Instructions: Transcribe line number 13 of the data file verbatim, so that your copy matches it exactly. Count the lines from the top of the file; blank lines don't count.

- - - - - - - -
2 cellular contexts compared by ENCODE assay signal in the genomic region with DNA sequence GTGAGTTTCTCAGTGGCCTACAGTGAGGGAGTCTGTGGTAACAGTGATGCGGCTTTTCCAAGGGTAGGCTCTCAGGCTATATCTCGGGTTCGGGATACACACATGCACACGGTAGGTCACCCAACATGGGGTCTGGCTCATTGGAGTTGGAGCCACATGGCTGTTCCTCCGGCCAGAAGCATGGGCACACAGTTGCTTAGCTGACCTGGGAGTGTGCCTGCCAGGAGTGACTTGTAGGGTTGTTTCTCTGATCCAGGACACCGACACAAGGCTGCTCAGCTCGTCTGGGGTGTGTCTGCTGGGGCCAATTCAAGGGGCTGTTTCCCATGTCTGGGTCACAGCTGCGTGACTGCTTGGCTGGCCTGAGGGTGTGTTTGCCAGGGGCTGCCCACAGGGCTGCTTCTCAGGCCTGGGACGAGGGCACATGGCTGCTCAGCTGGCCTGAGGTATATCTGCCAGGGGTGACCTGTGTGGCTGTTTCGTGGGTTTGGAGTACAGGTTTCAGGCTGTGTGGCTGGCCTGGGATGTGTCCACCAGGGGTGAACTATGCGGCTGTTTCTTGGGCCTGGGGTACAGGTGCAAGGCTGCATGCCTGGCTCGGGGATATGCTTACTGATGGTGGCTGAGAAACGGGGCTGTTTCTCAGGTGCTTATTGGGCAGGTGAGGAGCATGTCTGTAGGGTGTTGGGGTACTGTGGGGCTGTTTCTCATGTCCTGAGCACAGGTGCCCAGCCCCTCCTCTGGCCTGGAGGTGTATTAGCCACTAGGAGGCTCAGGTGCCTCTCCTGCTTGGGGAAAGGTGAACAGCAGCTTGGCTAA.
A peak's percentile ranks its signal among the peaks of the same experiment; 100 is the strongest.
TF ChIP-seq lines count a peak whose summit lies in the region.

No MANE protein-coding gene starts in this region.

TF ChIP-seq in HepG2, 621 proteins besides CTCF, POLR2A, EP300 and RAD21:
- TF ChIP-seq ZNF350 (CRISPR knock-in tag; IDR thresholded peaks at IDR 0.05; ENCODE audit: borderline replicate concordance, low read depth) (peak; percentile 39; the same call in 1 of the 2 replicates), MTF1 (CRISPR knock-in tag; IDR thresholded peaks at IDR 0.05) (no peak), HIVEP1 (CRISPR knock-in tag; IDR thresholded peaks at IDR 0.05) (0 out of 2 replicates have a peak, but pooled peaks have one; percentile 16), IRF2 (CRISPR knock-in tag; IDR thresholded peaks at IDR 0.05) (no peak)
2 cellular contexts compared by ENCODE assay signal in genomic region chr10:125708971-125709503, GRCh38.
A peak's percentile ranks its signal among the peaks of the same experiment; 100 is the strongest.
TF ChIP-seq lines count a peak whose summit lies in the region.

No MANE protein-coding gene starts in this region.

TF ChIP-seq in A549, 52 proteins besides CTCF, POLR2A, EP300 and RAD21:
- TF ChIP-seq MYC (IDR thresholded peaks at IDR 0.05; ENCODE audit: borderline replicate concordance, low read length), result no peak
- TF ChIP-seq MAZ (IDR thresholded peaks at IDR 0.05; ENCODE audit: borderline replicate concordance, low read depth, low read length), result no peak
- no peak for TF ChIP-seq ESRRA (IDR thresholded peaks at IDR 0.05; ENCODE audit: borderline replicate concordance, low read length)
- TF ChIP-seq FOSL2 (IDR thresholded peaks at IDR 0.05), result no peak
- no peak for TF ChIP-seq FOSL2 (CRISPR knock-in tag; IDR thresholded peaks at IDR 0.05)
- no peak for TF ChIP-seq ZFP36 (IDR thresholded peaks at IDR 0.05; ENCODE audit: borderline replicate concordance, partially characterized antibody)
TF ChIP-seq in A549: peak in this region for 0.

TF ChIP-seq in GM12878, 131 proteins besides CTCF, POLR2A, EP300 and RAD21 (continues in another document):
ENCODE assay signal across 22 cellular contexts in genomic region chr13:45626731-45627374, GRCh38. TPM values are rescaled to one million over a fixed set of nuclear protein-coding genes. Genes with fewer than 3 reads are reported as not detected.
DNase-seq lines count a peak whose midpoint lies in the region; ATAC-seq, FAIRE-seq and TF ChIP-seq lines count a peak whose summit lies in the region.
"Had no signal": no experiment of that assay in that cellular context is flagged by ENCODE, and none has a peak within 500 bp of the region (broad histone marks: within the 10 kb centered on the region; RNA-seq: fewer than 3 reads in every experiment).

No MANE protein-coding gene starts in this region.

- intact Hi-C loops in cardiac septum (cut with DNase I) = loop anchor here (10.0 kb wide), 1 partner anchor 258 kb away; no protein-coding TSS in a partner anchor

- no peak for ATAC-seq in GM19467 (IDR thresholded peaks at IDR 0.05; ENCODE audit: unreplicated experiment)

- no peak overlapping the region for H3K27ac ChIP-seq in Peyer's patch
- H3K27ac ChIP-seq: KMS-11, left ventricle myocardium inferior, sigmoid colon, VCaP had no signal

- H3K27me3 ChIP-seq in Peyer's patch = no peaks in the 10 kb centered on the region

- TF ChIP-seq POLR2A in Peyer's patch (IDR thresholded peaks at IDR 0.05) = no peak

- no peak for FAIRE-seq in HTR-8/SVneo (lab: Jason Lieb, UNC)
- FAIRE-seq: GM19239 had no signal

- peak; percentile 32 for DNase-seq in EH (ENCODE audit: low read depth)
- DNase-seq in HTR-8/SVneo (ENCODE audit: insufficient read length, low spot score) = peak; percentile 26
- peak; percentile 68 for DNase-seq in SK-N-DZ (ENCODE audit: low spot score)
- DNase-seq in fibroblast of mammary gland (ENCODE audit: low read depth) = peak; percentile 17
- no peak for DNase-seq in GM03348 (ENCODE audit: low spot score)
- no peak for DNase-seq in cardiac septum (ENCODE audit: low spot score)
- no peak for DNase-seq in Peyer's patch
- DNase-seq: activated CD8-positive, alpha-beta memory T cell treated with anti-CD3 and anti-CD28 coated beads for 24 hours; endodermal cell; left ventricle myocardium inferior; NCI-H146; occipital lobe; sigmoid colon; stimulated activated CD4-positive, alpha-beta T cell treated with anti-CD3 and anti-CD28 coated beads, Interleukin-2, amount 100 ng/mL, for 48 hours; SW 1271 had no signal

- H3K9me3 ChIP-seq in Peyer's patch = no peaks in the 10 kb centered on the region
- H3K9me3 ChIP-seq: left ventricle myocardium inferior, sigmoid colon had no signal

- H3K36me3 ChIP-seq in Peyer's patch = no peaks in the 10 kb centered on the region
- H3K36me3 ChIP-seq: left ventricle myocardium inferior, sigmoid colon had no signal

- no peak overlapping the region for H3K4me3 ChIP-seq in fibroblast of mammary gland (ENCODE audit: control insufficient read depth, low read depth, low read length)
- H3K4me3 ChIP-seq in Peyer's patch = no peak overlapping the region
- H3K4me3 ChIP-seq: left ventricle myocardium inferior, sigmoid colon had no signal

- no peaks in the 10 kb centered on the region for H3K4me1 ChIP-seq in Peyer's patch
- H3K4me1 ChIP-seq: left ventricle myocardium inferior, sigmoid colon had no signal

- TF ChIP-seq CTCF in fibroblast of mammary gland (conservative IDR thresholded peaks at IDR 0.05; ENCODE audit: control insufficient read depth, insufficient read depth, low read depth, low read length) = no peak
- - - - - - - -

- TF ChIP-seq MAZ (IDR thresholded peaks at IDR 0.05; ENCODE audit: borderline replicate concordance, low read depth, low read length), result no peak